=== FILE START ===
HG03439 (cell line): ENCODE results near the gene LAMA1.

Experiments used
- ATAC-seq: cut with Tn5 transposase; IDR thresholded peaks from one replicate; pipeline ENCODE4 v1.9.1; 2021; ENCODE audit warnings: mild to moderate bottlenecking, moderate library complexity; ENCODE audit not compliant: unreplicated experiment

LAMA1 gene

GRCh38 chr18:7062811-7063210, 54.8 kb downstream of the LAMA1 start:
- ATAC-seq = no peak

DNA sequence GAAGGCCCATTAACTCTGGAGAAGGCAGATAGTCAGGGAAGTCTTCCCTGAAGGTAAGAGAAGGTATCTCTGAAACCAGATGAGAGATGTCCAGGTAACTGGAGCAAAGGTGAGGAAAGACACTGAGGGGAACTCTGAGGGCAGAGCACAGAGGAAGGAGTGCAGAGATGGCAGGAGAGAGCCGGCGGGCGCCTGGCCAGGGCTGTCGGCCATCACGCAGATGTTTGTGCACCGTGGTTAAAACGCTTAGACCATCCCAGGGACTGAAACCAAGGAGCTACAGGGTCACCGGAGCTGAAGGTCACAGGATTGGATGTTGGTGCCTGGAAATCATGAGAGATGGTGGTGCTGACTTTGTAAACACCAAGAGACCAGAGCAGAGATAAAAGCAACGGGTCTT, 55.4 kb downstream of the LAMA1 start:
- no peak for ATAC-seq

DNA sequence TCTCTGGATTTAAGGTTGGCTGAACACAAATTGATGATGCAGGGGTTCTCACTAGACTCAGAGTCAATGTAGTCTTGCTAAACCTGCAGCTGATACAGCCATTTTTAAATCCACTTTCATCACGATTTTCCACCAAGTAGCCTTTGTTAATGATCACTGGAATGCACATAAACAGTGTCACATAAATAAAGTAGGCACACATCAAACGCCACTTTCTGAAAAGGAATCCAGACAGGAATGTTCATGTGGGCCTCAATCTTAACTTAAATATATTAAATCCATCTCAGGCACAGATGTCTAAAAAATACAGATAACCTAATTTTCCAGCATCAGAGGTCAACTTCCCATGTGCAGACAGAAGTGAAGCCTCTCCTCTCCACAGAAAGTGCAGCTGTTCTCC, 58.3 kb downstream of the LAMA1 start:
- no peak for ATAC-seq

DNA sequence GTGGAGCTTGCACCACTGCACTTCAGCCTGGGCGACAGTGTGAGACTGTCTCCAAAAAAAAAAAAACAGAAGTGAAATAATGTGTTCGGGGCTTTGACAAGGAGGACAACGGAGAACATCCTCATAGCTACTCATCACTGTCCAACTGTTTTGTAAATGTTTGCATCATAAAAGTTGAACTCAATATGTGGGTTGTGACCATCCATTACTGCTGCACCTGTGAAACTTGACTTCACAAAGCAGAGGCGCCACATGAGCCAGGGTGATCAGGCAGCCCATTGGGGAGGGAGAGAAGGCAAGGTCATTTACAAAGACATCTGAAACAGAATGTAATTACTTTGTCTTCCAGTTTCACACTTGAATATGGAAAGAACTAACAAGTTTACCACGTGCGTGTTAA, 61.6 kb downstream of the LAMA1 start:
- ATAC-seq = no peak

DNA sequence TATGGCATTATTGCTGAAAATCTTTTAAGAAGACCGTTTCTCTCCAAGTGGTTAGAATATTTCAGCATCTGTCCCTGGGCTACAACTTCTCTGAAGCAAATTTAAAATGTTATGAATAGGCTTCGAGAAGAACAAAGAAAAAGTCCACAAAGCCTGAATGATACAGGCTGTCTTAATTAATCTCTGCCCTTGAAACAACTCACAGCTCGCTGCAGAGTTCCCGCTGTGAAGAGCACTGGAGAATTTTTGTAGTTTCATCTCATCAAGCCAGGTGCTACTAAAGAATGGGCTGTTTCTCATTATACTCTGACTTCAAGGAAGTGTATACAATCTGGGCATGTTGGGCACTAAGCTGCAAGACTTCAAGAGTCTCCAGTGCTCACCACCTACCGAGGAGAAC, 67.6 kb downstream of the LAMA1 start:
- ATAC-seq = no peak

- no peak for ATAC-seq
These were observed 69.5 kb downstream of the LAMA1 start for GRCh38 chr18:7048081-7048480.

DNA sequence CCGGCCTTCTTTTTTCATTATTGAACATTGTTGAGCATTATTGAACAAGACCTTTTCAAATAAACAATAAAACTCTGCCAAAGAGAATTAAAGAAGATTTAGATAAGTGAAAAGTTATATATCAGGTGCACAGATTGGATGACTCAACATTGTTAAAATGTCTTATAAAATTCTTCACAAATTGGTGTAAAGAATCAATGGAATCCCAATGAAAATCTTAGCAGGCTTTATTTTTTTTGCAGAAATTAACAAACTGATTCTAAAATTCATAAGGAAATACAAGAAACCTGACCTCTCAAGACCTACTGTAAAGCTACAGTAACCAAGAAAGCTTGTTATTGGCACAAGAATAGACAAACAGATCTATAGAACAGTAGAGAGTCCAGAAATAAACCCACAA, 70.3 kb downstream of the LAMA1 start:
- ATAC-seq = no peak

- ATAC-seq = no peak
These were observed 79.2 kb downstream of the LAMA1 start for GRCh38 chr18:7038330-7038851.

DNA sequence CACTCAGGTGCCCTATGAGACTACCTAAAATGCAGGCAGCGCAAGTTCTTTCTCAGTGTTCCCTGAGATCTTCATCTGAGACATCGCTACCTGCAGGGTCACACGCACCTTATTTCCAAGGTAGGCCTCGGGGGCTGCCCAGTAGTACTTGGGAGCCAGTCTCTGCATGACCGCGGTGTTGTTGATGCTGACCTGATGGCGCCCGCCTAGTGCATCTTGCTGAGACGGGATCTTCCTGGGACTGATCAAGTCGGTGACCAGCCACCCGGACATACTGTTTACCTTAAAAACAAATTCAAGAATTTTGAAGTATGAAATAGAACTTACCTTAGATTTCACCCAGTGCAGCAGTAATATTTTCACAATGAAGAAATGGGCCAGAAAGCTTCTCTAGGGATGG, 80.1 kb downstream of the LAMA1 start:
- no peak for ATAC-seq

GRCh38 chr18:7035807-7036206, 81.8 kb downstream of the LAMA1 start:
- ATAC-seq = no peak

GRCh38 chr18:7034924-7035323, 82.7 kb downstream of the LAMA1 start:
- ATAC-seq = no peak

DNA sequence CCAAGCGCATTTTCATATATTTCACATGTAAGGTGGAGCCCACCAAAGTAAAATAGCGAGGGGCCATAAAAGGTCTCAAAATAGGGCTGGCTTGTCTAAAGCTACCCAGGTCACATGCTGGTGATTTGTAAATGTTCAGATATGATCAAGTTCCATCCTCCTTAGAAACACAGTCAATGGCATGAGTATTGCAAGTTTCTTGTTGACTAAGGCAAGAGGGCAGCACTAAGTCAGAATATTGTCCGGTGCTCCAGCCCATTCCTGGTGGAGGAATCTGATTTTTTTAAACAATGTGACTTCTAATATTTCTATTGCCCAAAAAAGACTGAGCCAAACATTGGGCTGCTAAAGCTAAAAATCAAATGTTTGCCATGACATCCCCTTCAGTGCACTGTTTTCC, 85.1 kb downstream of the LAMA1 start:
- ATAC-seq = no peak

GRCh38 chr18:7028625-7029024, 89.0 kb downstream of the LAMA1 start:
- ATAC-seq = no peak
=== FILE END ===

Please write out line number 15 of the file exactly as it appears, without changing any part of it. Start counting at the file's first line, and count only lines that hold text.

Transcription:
- no peak for ATAC-seq